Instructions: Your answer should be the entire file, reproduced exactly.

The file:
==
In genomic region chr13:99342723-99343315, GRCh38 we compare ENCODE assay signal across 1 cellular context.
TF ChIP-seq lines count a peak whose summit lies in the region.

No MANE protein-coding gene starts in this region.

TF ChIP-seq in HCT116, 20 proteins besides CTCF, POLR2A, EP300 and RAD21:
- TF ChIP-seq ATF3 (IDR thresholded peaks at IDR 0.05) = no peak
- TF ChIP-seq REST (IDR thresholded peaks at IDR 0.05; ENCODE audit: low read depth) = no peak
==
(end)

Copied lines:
In genomic region chr13:99342723-99343315, GRCh38 we compare ENCODE assay signal across 1 cellular context.
TF ChIP-seq lines count a peak whose summit lies in the region.

No MANE protein-coding gene starts in this region.

TF ChIP-seq in HCT116, 20 proteins besides CTCF, POLR2A, EP300 and RAD21:
- TF ChIP-seq ATF3 (IDR thresholded peaks at IDR 0.05) = no peak
- TF ChIP-seq REST (IDR thresholded peaks at IDR 0.05; ENCODE audit: low read depth) = no peak